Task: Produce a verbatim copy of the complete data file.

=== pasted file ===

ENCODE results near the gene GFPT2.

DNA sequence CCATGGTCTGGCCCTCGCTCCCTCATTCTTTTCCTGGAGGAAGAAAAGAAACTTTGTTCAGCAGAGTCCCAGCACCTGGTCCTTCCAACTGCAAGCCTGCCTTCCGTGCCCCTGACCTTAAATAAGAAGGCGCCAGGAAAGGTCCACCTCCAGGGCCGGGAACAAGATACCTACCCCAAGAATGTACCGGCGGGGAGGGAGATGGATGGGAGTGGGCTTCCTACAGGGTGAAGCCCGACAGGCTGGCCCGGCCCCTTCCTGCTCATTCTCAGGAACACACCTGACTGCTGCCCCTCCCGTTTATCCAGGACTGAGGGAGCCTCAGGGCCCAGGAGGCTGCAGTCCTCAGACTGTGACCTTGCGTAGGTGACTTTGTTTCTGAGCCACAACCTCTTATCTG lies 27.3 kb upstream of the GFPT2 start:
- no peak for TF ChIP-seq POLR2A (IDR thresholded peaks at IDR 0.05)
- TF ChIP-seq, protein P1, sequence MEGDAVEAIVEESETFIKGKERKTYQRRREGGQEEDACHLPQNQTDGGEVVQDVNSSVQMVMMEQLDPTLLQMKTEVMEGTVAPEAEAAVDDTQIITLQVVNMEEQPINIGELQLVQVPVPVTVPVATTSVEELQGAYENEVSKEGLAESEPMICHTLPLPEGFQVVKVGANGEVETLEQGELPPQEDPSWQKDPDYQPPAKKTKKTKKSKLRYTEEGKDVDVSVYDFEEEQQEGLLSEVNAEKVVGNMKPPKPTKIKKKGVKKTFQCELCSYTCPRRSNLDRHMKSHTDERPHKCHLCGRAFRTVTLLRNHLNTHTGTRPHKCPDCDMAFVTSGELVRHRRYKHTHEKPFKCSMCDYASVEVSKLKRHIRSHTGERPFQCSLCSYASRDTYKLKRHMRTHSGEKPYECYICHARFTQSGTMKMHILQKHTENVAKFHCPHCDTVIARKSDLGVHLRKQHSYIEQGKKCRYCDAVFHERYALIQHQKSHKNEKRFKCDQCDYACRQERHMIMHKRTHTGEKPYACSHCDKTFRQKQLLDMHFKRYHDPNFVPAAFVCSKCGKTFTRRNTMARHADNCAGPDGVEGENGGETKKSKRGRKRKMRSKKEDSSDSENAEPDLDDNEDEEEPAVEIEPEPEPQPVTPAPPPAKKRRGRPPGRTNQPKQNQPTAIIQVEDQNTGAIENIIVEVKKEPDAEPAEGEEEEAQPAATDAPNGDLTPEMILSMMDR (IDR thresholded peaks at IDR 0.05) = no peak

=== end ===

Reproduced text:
ENCODE results near the gene GFPT2.

DNA sequence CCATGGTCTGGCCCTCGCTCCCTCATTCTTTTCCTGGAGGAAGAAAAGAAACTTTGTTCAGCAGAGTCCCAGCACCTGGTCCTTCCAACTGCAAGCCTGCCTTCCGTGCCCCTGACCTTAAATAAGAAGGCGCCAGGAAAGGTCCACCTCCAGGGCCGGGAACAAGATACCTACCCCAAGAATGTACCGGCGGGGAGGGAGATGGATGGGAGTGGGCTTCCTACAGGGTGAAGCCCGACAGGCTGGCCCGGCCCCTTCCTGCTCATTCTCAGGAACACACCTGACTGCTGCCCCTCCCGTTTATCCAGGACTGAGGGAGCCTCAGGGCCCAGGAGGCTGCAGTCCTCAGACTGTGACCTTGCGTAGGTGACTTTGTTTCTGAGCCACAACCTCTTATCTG lies 27.3 kb upstream of the GFPT2 start:
- no peak for TF ChIP-seq POLR2A (IDR thresholded peaks at IDR 0.05)
- TF ChIP-seq, protein P1, sequence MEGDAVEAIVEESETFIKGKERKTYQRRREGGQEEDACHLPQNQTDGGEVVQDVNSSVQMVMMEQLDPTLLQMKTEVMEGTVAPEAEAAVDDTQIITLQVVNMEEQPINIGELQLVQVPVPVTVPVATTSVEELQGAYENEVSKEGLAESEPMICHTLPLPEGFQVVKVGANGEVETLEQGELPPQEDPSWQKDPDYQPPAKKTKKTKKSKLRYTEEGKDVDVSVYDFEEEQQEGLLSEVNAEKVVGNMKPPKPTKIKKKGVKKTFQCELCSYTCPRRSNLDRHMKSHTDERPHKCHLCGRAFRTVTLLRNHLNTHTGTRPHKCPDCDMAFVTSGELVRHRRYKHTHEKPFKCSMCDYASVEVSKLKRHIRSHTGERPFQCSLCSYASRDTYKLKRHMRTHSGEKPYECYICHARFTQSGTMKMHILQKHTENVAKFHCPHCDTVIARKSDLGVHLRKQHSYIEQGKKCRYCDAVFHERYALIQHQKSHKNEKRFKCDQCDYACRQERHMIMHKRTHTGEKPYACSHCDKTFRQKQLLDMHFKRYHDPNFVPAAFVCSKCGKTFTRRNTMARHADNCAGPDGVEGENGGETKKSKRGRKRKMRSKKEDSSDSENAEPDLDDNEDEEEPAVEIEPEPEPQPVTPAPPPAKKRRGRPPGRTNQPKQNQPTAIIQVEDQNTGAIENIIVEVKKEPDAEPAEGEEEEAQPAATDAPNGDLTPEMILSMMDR (IDR thresholded peaks at IDR 0.05) = no peak